The Society of Skyrim: Dragons Are On, War Drags On
The idea for this piece of writing popped into my skull whilst I was surveying the damage caused by the not-so-happy communist hippies, freshly integrated into the Hartarian Dominion of Stellaris. (You bomb the crap out of me, for bombing the crap out of others? Hypocrites!)
It was then when I realised just how masterfully Paradox Interactive made the various dictatorships, democracies and oligarchies seem believable; not a shadow of doubt has befallen me, that there might be a civilisation of space mushrooms making mad money by selling minerals to both sides of a particularly aggressive war between Kraken wannabes. A war which probably erupted because molluscoid ‘A’ purged the hell out of molluscoid ‘B’’s migrants.
Which made me think about one other game I adore which makes an attempt at portraying society. Although it’s an entirely different genre to Stellaris, I think it important to analyse the contents.
We all know that Skyrim is one of the best RPG games to have ever been devised. If you argue otherwise, well, you have the right to be wrong. It tells us a story of the northern province of Tamriel, where a civil war is taking its toll. Not just that, but friggin’ dragons are coming back to life to annihilate everyone. Oh, and there’s this Dragonborn dude murdering left, right and centre (I like to be stealthy; nobody will see if there isn’t anyone left to see). All-in-all, everything went to hell.
When it comes to the presence of giant flying lizards, the society is visibly shaken, even despite the little discrepancy, which is that every citizen turns into Brock Lesnar when faced with the threat of being treated like a marshmallow over a campfire. Serfs lament over the threat of being eaten, and Jarls worry about the safety of their people. Essentially, Bethesda has nailed portraying a society under the threat of dragons. The momentum is lost, however, through their portrayal of the Stormc
Whilst there are mods to alleviate that, the vanilla game only somewhat manages to stress the impact of the civil war. You get the usual “rescue my son who has been captured” quest, as well as an opportunity to save an escorted prisoner every once in awhile. There are also forts filled with bandits of any and all ilk, often bearing arms much superior to those of soldiers. Makes you wonder why Ulfric makes no attempts to hire them as mercenaries.
Yet, unless you actively engage in the Civil War story missions, there is very little indication of the threat. Peasants and traders mention welcoming or disliking the war, but they make us ask “why?”. Bethesda, here is a plea from a dear fan: improve upon it. Script skirmishes in the no-man’s-land. Place some half-built or burnt siege weapons around holds. Change some of those barren plains into past battlegrounds. Expose me to the distress of civil war, and make me want to end it.
There are highlights, naturally. My personal favourite is the confrontation in Windhelm, where a bunch of Nords are bullying a Dark Elf, accusing her of espionage amongst other evils. It plays into the fact that during troubling times, minorities and outsiders are the first to be scapegoated. A real life example would be the often-questionable treatment of Japanese and other Asian minorities living on United States soil as a result of World War Two. By allowing us to step in to defend the elf, Bethesda reminds us that in dire times, we have to remain united and stop jumping to conclusions, or enforcing vigilante justice.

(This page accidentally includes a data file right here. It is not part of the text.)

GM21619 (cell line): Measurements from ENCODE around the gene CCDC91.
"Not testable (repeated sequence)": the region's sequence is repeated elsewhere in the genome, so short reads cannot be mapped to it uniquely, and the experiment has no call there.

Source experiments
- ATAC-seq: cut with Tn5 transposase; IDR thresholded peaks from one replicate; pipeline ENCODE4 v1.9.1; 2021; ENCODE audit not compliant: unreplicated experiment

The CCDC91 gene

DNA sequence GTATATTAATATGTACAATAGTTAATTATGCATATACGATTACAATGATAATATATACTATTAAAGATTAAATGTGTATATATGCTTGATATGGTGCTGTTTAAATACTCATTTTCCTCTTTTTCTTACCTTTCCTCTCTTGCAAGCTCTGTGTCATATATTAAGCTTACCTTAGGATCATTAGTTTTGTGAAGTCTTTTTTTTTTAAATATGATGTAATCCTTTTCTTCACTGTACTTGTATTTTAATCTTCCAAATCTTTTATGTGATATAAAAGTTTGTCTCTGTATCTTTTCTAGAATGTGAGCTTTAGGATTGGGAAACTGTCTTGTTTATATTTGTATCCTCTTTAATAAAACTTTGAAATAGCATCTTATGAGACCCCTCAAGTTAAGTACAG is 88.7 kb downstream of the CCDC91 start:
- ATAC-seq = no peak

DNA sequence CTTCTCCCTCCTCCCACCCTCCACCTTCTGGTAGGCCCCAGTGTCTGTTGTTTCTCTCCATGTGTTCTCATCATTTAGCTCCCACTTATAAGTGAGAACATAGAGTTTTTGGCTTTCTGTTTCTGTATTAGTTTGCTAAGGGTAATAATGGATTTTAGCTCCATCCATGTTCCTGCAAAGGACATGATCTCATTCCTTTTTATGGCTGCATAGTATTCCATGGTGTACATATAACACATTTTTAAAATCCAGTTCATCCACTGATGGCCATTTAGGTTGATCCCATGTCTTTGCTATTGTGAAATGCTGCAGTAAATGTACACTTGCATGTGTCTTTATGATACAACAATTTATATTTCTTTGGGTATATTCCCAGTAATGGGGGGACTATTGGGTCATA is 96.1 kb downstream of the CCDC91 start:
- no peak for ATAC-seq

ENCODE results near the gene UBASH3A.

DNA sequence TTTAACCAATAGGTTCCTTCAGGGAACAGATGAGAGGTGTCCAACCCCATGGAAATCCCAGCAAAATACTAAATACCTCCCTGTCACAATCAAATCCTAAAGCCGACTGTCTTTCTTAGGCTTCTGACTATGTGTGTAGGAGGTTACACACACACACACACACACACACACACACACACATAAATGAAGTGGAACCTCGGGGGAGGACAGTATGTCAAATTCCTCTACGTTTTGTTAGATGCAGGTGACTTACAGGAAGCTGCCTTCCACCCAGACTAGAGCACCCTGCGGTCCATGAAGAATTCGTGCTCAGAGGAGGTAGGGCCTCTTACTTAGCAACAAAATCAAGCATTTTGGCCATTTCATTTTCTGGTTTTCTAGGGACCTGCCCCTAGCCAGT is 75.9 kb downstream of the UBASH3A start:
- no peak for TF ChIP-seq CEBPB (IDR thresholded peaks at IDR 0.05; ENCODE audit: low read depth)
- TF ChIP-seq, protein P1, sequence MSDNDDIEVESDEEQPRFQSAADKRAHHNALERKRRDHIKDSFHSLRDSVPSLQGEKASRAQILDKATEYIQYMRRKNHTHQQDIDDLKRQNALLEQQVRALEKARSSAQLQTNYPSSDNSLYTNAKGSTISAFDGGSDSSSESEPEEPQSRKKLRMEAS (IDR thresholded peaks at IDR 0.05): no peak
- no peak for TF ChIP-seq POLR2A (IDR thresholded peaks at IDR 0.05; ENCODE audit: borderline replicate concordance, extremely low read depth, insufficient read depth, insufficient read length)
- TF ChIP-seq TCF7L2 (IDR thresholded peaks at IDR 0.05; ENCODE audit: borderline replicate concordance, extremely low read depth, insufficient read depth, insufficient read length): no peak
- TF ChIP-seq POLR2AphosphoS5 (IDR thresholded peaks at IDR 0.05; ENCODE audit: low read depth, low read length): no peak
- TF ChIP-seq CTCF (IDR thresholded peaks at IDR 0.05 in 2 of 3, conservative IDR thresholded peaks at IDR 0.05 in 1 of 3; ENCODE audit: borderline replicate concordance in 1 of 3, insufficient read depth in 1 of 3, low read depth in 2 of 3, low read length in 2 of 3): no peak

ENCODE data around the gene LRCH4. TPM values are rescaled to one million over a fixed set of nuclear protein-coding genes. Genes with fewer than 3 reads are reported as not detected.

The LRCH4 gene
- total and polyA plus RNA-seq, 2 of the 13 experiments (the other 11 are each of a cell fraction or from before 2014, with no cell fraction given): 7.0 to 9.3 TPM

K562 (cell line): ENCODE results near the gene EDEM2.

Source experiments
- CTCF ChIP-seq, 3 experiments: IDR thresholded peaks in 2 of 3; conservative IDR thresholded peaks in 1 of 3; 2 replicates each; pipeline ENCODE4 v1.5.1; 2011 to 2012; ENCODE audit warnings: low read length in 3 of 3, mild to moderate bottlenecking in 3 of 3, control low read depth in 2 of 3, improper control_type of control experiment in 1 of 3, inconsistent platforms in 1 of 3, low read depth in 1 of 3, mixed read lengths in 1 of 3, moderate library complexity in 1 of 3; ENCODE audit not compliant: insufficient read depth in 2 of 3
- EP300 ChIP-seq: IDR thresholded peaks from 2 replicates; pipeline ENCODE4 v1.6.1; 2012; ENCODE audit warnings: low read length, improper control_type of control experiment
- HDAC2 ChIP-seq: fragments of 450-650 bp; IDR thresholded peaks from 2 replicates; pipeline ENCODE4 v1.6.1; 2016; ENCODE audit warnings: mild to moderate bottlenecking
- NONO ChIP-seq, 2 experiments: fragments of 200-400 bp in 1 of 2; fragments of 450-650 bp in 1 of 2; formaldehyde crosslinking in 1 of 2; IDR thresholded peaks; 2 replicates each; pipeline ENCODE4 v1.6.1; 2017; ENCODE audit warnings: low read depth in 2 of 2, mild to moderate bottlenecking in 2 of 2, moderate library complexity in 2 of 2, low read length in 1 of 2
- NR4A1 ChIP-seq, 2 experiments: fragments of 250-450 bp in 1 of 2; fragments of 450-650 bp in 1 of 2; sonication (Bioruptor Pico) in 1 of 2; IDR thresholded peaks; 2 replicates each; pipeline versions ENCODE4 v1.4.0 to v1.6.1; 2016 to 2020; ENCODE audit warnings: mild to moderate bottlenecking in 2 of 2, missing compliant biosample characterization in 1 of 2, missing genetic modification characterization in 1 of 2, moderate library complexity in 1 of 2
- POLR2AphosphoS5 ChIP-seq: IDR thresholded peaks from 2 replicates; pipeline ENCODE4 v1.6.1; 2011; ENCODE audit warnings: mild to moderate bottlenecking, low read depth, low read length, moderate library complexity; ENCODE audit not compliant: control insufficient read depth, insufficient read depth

Be it trolls, spiders or other monstrosities, the tough-as-nails population of Skyrim seems to have gotten entirely used to their presence. The most hate directed at fauna comes from a lumberjack (or, in this case, a lumberjill) from Ivarstead who simply cannot bear…bears. Taking into consideration the presence of gigantic, venomous spiders, it is difficult to consider Nords as having their priorities straight. But hey, maybe I am just a whiney little milk-drinker. The presence of wolves all over Skyrim left me wondering “where in heavens is the generic “kill X wolves” quest to start me off?”. But most of all, I have enormous concerns regarding the dismissal of the Falmer threat.
According to the beloved loading-screen tooltips, they really want to annihilate the world above them. If you ask me, that seems like a cause for concern. But no, they just sit and dwell in their dark, moist caves. Where are the sorties? The brave adventurers clearing out their nests? What I would love to see is a scenario – perhaps in a DLC – where the Falmer prepare and execute an invasion on the world above them; a war to match the civil struggle and the dragon threat. Bethesda, get on it.
What other games have civilizations which left you pondering? Stellar territories of Mass Effect? Toxic junkyards of Fallout? Let us know in the comments if you reckon any other game is worth analysing.